It may seem counterintuitive to introduce a line of single-function devices in a market teeming with multi-use gadgets. Why try to sell people a new way to buy and read publications electronically when so many things, from classic novels to daily newspapers, are available online for free?
Because Kindle does its main job really well.
Of course, it doesn't do just one thing. Kindle 2, which sells for $359, and Kindle DX, which will sell for $489 when it's released this summer, are also basic Web browsers. They have audio capability for music and audiobooks, as well as a text-to-speech function that will read a book or article out loud.
But Kindles are designed for reading, searching, annotating and archiving text. If you're halfway through a fat novel and run across a character you can't identify, you can find the first reference to him in a couple of clicks, make a note about why he's important and store the note with the book — even if you delete it from your Kindle, because Amazon will archive it for retrieval. As a book reviewer, I found those functions appealing (you wouldn't believe how many little Post-it tags I go through).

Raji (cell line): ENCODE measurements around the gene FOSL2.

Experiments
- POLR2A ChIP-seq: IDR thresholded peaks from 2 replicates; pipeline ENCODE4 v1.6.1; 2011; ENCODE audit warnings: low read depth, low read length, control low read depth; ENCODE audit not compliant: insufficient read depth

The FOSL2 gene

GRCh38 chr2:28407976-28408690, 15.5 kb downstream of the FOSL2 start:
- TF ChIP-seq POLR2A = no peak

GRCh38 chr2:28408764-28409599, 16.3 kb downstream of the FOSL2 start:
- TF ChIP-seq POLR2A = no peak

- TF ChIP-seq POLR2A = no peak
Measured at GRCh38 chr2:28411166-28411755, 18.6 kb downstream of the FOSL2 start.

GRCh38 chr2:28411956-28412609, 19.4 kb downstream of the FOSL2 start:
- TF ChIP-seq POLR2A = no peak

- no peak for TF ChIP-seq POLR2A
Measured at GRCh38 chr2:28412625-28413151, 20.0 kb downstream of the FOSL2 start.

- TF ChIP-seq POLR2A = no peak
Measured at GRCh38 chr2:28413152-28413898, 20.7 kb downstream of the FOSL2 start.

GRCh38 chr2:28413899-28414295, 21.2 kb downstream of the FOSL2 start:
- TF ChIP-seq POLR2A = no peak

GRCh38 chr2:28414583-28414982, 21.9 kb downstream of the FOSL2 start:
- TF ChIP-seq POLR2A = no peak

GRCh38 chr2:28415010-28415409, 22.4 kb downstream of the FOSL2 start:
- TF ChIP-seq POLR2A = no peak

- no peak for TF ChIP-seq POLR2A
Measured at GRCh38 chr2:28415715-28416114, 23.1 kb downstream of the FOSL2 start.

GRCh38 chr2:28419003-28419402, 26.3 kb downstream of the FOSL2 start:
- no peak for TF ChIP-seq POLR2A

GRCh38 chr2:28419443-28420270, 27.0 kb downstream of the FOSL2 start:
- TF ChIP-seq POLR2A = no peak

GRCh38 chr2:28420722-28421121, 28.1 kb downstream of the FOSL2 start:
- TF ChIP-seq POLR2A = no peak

Kindles let you bookmark pages and automatically return you to the last page read in every document. The New Oxford American Dictionary is built in; just put the cursor on a word and a definition pops up. The notes function is an electronic way to scribble in the margins, although I found the keyboard on Kindle 2, sized somewhere between a 10-fingers computer keyboard and a one-thumb cell phone, uncomfortable to manipulate, even in the two-thumbed BlackBerry hunch.
The Kindle DX keyboard is bigger and might be easier to use; its screen is also more than twice as big as Kindle 2's. Kindle 2 is about the size of a trade paperback book, while DX will be magazine size. DX will have an auto-rotating function that turns a page from vertical to horizontal as you turn the device, to allow larger display of photos and graphics.